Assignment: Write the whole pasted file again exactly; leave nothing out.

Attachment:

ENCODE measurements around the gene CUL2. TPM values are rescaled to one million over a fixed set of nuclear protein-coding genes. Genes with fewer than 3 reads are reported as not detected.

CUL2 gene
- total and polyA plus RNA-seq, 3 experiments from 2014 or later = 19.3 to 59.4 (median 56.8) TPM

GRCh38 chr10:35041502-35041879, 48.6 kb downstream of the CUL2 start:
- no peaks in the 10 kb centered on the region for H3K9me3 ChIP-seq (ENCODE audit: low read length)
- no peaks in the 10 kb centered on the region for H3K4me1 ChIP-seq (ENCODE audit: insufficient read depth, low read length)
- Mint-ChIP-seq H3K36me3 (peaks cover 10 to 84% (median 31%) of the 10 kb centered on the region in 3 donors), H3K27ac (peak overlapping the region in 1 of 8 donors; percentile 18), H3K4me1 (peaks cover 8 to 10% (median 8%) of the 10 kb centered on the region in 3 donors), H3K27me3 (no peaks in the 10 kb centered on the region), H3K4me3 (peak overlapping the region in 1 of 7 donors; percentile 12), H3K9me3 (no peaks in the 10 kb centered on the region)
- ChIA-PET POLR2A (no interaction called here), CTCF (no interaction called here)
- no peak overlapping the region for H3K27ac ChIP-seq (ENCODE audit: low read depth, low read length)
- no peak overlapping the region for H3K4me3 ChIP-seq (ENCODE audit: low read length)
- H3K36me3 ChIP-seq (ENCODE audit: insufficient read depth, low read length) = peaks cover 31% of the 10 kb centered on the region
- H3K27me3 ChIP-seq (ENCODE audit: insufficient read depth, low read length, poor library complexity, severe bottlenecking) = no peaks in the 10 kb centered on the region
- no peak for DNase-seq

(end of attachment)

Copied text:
ENCODE measurements around the gene CUL2. TPM values are rescaled to one million over a fixed set of nuclear protein-coding genes. Genes with fewer than 3 reads are reported as not detected.

CUL2 gene
- total and polyA plus RNA-seq, 3 experiments from 2014 or later = 19.3 to 59.4 (median 56.8) TPM

GRCh38 chr10:35041502-35041879, 48.6 kb downstream of the CUL2 start:
- no peaks in the 10 kb centered on the region for H3K9me3 ChIP-seq (ENCODE audit: low read length)
- no peaks in the 10 kb centered on the region for H3K4me1 ChIP-seq (ENCODE audit: insufficient read depth, low read length)
- Mint-ChIP-seq H3K36me3 (peaks cover 10 to 84% (median 31%) of the 10 kb centered on the region in 3 donors), H3K27ac (peak overlapping the region in 1 of 8 donors; percentile 18), H3K4me1 (peaks cover 8 to 10% (median 8%) of the 10 kb centered on the region in 3 donors), H3K27me3 (no peaks in the 10 kb centered on the region), H3K4me3 (peak overlapping the region in 1 of 7 donors; percentile 12), H3K9me3 (no peaks in the 10 kb centered on the region)
- ChIA-PET POLR2A (no interaction called here), CTCF (no interaction called here)
- no peak overlapping the region for H3K27ac ChIP-seq (ENCODE audit: low read depth, low read length)
- no peak overlapping the region for H3K4me3 ChIP-seq (ENCODE audit: low read length)
- H3K36me3 ChIP-seq (ENCODE audit: insufficient read depth, low read length) = peaks cover 31% of the 10 kb centered on the region
- H3K27me3 ChIP-seq (ENCODE audit: insufficient read depth, low read length, poor library complexity, severe bottlenecking) = no peaks in the 10 kb centered on the region
- no peak for DNase-seq